Follow us on FacebookFollow us on TwitterFollow us on FlickrFollow us on YouTubeFollow us on PinterestFollow us on Instagram

The Making of a Diorama

The Habitat Views video considers ways of looking at dioramas today, and documents the creation of several new displays. Take a look over on our  YouTube channel >

Recreating Nature Indoors

Ever wonder who made the dioramas in our mammal halls? Read all about the artists who created these wonderful scenes. Learn more >

Do Dolphins Have Hair?

Our mammal researchers answer this and other questions on our Mammalogy FAQs page.
Learn more >

First Fridays: Previous Seasons

Over the past decade, First Fridays has introduced adult audiences to a new kind of museum experience.

Explore past First Fridays and see which of your favorite scientists and musicians were here at NHM!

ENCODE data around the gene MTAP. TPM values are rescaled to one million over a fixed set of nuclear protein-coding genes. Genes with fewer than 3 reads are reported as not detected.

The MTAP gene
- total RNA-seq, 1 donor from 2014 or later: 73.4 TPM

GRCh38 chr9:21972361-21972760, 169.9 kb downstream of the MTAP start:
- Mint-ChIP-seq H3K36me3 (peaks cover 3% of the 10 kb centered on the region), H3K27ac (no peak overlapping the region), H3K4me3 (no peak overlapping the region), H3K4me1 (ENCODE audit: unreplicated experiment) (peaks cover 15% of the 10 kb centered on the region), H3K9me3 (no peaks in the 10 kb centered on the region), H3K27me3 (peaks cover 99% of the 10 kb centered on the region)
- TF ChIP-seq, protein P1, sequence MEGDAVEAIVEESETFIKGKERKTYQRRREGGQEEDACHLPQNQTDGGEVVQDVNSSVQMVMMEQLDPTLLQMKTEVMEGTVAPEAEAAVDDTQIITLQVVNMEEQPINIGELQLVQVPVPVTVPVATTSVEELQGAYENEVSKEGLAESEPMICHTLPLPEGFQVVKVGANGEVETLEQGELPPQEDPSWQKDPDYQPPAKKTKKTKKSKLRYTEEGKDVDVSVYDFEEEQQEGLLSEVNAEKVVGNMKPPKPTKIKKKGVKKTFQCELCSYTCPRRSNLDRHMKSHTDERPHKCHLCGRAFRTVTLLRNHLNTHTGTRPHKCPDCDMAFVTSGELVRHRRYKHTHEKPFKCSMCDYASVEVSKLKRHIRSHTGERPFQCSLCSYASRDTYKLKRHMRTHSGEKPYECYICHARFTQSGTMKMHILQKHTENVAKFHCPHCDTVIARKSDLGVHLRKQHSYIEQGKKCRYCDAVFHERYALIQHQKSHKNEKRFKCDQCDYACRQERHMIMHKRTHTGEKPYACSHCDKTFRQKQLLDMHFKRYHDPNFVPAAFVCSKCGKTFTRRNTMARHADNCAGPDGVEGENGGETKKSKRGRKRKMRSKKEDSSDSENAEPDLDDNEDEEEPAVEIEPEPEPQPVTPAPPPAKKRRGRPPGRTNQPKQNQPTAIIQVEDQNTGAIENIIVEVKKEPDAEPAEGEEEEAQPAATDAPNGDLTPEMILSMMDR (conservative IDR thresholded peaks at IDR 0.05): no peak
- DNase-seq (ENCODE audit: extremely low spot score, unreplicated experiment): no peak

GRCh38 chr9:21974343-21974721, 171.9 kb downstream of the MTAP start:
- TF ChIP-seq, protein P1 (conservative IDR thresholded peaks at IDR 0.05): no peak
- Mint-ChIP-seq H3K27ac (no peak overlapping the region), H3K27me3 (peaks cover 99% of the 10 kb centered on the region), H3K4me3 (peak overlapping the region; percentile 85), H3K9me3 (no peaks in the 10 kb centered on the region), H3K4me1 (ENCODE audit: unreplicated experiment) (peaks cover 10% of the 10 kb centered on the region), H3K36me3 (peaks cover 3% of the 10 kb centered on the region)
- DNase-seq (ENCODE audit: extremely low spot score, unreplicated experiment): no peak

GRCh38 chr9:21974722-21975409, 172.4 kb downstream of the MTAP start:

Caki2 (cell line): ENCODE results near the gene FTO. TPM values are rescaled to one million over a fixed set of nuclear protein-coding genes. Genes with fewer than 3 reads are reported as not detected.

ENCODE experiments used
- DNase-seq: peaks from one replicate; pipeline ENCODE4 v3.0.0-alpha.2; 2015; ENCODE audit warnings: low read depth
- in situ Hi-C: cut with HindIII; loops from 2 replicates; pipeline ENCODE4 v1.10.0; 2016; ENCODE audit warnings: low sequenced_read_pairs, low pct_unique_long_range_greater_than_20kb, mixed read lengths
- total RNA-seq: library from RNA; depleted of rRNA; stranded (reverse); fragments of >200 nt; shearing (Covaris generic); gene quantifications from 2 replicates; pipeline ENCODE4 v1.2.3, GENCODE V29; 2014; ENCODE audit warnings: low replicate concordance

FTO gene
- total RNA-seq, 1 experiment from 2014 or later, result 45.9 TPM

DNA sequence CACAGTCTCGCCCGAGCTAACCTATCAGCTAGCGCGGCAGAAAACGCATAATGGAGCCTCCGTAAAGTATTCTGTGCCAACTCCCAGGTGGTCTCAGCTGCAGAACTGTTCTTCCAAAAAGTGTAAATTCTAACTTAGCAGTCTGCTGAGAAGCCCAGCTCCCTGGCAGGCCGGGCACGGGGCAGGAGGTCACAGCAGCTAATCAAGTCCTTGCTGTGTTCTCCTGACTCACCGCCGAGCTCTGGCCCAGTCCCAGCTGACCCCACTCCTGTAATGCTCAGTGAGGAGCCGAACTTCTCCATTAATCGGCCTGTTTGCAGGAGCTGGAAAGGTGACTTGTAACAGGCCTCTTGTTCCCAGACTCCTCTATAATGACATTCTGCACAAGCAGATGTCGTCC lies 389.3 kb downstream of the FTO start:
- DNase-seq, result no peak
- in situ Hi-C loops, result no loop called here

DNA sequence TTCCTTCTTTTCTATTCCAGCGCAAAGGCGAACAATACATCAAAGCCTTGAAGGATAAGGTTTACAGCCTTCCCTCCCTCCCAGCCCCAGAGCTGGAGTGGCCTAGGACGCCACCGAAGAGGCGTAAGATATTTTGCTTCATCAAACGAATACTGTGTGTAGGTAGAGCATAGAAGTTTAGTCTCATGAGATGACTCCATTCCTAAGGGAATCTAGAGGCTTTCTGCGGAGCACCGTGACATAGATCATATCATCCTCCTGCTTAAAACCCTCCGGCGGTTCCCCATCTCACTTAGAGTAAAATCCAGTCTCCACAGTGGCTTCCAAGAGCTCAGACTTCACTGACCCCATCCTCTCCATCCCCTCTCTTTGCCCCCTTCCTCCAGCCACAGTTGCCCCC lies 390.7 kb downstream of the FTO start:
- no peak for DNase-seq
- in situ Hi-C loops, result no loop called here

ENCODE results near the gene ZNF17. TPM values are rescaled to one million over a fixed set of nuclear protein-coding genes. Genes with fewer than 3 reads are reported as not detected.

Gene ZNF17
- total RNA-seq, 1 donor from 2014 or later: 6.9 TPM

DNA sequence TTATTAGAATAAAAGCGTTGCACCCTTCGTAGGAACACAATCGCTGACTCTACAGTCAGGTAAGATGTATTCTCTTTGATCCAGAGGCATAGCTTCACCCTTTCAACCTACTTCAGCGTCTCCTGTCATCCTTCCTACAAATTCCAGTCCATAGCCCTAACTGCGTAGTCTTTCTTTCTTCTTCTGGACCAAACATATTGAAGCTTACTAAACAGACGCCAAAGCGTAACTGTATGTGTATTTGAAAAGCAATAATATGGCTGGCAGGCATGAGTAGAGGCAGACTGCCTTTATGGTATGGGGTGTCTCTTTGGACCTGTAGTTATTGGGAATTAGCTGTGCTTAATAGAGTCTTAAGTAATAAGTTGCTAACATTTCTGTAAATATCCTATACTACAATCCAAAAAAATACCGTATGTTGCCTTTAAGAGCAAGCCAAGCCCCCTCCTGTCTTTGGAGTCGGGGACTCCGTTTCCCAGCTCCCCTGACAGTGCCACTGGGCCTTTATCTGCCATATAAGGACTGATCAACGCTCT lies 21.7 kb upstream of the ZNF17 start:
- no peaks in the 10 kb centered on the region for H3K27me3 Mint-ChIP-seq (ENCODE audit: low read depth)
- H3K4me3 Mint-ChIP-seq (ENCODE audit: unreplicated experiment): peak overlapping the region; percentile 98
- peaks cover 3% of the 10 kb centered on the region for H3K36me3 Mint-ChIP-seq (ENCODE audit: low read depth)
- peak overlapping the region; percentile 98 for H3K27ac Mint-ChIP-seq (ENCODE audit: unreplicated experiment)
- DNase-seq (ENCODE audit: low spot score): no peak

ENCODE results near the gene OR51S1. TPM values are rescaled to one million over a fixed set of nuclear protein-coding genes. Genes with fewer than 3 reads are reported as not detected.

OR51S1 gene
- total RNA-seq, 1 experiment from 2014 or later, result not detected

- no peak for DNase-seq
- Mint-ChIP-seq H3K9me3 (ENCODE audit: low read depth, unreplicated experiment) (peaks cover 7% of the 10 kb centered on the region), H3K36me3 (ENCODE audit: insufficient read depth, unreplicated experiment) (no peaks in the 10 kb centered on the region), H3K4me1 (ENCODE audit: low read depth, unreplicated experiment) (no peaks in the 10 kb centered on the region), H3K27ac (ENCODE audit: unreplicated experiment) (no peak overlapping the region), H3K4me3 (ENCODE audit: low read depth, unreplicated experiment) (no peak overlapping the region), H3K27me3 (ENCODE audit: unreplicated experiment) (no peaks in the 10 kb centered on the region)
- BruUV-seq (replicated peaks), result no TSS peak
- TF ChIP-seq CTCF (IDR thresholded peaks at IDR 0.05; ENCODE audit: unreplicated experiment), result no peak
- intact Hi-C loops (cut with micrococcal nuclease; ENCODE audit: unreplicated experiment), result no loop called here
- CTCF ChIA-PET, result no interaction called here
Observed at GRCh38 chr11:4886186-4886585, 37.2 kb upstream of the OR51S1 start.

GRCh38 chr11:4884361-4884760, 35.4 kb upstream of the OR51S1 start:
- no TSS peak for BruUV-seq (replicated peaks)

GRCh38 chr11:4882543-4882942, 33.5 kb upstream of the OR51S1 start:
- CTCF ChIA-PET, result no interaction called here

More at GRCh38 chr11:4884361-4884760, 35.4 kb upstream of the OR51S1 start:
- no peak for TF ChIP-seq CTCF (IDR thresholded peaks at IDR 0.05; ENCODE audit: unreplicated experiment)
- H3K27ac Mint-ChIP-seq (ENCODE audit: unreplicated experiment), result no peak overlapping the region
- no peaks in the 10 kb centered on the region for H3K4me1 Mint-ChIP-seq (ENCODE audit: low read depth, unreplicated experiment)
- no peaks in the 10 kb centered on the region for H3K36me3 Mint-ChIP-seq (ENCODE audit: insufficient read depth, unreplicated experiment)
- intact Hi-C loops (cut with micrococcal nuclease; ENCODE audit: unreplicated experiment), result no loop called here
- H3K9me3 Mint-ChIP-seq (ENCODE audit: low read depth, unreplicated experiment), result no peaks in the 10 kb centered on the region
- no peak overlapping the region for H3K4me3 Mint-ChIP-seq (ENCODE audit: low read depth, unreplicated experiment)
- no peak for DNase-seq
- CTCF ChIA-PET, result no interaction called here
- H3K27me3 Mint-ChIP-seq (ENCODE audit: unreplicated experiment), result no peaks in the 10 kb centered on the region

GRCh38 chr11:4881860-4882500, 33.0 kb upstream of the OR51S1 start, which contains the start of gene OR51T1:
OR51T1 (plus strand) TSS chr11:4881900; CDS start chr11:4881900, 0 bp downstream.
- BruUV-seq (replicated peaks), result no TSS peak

Black-tailed deer

Odocoileus hemionus columbianus (Richardson, 1829)

Black-tailed deer diorama in the North American Mammal Hall


 California redwoods

The black-tailed deer is one of nine subspecies of the mule deer. It was first recorded by the Lewis and Clark Expedition of 1804-06.

Black-tailed deer live in the temperate coniferous forests along the Pacific coast.  These forests are characterized by cool temperatures and lots of rain, but an overall mild climate.  Black-tailed deer do not therefore migrate in response to seasonal changes, unlike some of the other mule deer subspecies.  Instead, black-tailed deer often spend their entire life in the same general area.

Black-tailed deer can be distinguished from mule deer by their larger tail, the back of which is completely covered with black or dark brown hairs.  Mule deer have smaller tails in which only the tip is covered with black hairs.  Black-tailed deer are generally smaller than mule deer.

Biological Information

Range map for the black-tailed deer


Central California to British Columbia


Mixed habitat with forest cover


Mostly common and widespread in suitable habitats


New plant growth in spring, woody browse at other times; acorns favored when available

Further information about mule deer may be found on the Animal Diversity Web page for mule deer.